Wednesday 16 March 2011, 15:42

Adam Curtis Adam Curtis

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I am sorry I haven't put anything up recently. I have been busy finishing a new series of films for BBC-2

As a background to the ongoing crisis at the Fukushima Daiichi nuclear plant I am putting up a film I made a while ago called A is for Atom. It was part of a series about politics and science called Pandora's Box.

The film shows that from very early on - as early as 1964 - US government officials knew that there were serious potential dangers with the design of the type of reactor that was used to build the Fukushima Daiichi plant. But that their warnings were repeatedly ignored.

The film tells the story of the rise of nuclear power in America, Britain and the Soviet Union. It shows how the way the technologies were developed was shaped by the political and business forces of the time. And how that led directly to inherent dangers in the design of the containment of many of the early plants.

Those early plants in America were the Boiling Water Reactors. And that is the very model that was used to build the reactors at the Fukushima Daiichi plant. Three of them were supplied directly by General Electric.

In 1966 the US government Advisory Committee on Reactor Safeguards tried to force the industry to redesign their containment structures to make them safer. But the chairman of the committee claims in the film that General Electric in effect refused.

And in 1971 the Atomic Energy Commission did a series of tests of Emergency Core Cooling systems. Accidents were simulated. In each case the emergency systems worked - but the water failed to fill the core. Often being forced out under pressure.

As one of the AEC scientists says in the film:

"We discovered that our theoretical calculations didn't have a strong correlation with reality. But we just couldn't admit to the public that all these safety systems we told you about might not do any good"

And again the warnings were ignored by senior members of the Agency and the industry.

That was the same year that the first of the Fukushima Daiichi plant's reactors came online. Supplied by General Electric.

The film also has some of the recordings of the voices of the Commissioners struggling to deal with the Three Mile Island disaster in 1979. It was recorded by a dictaphone left running on a table - and you get a very good sense of what it must feel like to deal with such a crisis. A group of men realising they have no idea what is going on inside the core - knowing only that the cooling systems seem to have failed.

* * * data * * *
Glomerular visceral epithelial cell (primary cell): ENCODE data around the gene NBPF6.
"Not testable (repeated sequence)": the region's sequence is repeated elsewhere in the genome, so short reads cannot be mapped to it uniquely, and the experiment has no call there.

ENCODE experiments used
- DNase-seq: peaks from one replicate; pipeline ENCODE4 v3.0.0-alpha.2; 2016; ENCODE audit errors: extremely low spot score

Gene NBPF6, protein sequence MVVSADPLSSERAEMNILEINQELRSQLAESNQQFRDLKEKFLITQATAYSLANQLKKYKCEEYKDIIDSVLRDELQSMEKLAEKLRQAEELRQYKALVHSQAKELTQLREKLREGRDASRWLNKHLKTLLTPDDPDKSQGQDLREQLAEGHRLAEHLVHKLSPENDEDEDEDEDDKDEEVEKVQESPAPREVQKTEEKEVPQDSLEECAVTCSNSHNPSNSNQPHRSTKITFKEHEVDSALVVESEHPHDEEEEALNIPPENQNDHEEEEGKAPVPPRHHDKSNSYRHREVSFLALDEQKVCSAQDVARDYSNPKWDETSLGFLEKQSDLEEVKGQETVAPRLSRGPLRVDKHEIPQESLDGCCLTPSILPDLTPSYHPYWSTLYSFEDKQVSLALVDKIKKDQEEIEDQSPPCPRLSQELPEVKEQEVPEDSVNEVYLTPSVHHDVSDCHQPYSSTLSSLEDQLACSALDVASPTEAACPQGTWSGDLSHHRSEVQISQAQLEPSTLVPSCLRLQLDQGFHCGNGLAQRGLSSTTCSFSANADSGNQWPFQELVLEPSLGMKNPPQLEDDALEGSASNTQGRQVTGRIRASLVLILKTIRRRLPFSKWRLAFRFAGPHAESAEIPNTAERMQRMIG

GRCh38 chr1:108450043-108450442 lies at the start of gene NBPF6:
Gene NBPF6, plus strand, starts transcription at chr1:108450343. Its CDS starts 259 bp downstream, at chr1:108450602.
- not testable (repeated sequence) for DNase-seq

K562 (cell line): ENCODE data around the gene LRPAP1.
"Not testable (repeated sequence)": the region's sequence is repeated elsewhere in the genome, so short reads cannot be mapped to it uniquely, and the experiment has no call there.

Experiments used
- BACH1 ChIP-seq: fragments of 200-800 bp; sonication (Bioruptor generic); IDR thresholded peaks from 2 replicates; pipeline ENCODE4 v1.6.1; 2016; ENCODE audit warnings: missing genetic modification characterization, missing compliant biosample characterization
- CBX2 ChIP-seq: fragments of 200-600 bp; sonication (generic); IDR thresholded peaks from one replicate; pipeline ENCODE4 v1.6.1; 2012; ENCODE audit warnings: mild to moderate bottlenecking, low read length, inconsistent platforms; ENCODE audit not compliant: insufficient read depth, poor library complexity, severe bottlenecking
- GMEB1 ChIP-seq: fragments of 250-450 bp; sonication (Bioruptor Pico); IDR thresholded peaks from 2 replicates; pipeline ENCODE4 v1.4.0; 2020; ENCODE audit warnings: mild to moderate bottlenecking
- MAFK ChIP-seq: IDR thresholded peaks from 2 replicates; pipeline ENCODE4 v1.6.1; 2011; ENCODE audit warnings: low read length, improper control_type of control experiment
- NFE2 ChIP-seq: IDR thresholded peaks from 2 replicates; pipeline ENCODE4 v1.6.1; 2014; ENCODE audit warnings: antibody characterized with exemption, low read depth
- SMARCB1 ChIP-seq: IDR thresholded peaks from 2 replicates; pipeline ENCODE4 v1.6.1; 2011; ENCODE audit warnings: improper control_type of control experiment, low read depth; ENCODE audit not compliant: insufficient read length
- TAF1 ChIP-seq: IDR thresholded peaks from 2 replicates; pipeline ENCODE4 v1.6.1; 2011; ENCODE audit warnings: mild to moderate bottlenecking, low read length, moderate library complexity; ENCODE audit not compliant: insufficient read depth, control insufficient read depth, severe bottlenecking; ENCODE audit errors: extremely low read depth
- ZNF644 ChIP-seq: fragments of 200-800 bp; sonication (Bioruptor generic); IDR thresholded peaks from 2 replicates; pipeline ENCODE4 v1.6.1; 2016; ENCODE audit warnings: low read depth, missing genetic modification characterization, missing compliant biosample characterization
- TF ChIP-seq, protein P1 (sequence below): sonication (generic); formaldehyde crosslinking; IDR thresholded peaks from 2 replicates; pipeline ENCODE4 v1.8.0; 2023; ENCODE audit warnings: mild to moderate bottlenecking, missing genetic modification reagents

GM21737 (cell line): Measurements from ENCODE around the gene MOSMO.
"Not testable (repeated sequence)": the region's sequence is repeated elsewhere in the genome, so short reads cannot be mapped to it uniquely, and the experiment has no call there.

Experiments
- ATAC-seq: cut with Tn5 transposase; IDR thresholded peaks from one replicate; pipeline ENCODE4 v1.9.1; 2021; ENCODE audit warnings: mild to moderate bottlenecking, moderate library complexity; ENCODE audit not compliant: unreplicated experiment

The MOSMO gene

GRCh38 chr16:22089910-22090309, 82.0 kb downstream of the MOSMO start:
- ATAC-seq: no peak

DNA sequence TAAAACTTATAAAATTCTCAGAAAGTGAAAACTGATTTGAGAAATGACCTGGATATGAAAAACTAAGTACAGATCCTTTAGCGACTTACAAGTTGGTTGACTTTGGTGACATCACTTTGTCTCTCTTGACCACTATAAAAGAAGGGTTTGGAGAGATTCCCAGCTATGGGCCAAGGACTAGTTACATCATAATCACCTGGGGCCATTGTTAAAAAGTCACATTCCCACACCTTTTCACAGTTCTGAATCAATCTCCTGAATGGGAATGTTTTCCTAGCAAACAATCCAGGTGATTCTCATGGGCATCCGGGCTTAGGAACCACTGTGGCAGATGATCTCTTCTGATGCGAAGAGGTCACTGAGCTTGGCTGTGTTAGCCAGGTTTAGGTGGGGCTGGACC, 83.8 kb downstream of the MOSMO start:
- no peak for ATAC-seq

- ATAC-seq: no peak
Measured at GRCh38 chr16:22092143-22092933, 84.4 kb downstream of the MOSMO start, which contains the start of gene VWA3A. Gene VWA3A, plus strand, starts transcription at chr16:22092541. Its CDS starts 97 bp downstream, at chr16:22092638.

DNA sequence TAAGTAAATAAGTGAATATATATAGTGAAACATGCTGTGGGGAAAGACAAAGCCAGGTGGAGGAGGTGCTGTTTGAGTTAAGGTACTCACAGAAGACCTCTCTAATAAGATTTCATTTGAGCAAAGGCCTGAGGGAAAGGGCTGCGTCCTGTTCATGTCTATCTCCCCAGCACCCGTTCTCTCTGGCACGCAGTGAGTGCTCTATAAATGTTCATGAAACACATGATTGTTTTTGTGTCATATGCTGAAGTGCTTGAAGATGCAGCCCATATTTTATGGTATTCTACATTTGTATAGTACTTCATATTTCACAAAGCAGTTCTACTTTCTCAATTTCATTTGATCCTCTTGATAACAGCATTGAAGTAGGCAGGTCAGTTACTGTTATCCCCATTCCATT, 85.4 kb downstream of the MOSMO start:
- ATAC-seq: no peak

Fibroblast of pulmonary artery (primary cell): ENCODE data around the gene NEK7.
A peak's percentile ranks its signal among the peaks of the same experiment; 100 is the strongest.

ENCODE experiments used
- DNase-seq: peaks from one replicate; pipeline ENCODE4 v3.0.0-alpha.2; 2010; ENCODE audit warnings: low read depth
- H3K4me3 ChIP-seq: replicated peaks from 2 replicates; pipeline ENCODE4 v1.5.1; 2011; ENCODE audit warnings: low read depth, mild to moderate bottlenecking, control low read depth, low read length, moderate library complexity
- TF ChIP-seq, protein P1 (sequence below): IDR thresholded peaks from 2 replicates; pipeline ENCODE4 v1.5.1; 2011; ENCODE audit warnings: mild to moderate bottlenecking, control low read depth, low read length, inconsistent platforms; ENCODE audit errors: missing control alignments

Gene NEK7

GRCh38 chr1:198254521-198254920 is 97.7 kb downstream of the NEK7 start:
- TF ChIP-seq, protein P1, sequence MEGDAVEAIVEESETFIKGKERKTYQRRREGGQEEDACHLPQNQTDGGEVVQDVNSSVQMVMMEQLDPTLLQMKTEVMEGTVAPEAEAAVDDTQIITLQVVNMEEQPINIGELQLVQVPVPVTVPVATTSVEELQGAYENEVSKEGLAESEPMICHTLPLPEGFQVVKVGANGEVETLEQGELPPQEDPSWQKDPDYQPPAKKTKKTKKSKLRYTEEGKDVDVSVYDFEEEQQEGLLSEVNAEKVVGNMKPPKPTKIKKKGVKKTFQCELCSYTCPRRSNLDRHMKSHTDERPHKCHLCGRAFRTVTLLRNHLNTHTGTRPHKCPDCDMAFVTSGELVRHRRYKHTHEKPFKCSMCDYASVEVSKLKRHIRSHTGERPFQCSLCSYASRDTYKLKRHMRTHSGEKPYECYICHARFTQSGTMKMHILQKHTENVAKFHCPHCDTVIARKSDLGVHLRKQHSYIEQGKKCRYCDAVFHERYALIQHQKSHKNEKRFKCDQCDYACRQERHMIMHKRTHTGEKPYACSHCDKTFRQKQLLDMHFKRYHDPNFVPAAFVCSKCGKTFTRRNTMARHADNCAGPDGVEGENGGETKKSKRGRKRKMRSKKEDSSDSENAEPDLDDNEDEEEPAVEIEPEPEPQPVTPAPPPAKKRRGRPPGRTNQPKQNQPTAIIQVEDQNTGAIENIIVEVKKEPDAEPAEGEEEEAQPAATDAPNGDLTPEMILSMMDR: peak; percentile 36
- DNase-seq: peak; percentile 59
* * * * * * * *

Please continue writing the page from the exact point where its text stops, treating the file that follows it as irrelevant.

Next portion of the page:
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    Comment number 1.

    Looking forward to your new series!

  • rate this

    Comment number 2.

    One of my fav docs! Thanks for posting it.

    There have been complaints about the confusing reports coming from the Fukushima managers and Japanese gov but rather than a cover up, I reckon as with Three mile island, its more that they don't have much of a clue whats going on! Fingers crossed they manage get it under control.

    The dictaphone recordings are amazing.

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    Comment number 3.

    Yes I remembered that episode while watching the horror unfolding with the Fukushima nuclear plant. Clearly, governments and businesses can't be trusted with such a dangerous resource. Nuclear reactors in a earthquake prone zone? You'd think safety would come first, but not so. Even today, the information coming out is sketchy and confusing. Many people still believe they can trust authorities that they have everything under control. Watching helicopters lifting sea water in a desperate effort to cool down these reactors is an example about how unprepared they were for such a possibility that their backup systems would fail.

    It is not science that is at fault, it is the politicians, businesses and engineers prone to all sorts of corruption and lacking any sense of responsibility. Society is addicted to consumptions of huge amounts of unsustainable energy, for what? To power their consumer goods of course, and their cars. And this is the price we pay for this delusion.

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    Comment number 4.

    I've been pointing people at this programme ever since the crisis in Japan started. A useful and salutary tale.

    I am quite prepared to believe that it's possible to design a safe and effective nuclear power plant (though I must admit I do find the use of radioactivity to heat water to create steam to drive turbines a bit primitive - whatever happened to MHD oscillating plasma direct conversion systems?). I just don't trust a private company to build and operate them.

    I think that in absolute terms the danger to humanity of nuclear reactors is far less than that of climate change – many more will die of the latter. However to realise safe nuclear power in practice requires extremely high levels of regulation, transparency and oversight. And in the UK it will mean siting them away from locations that will be submerged by sea-level rise (virtually all our plants currently are on the coast).

    I can't imagine there will be much investment available for this from the private sector for a while, so any such plants should be publicly owned, and run as a non-profit service for the population. Just don't forget that rigorous regulation, transparency and oversight.

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    Comment number 5.

    I wish everyone would watch the film "Into Eternity" which examines the issues surrounding Nuclear Waste that is dangerous for 100,000 years...



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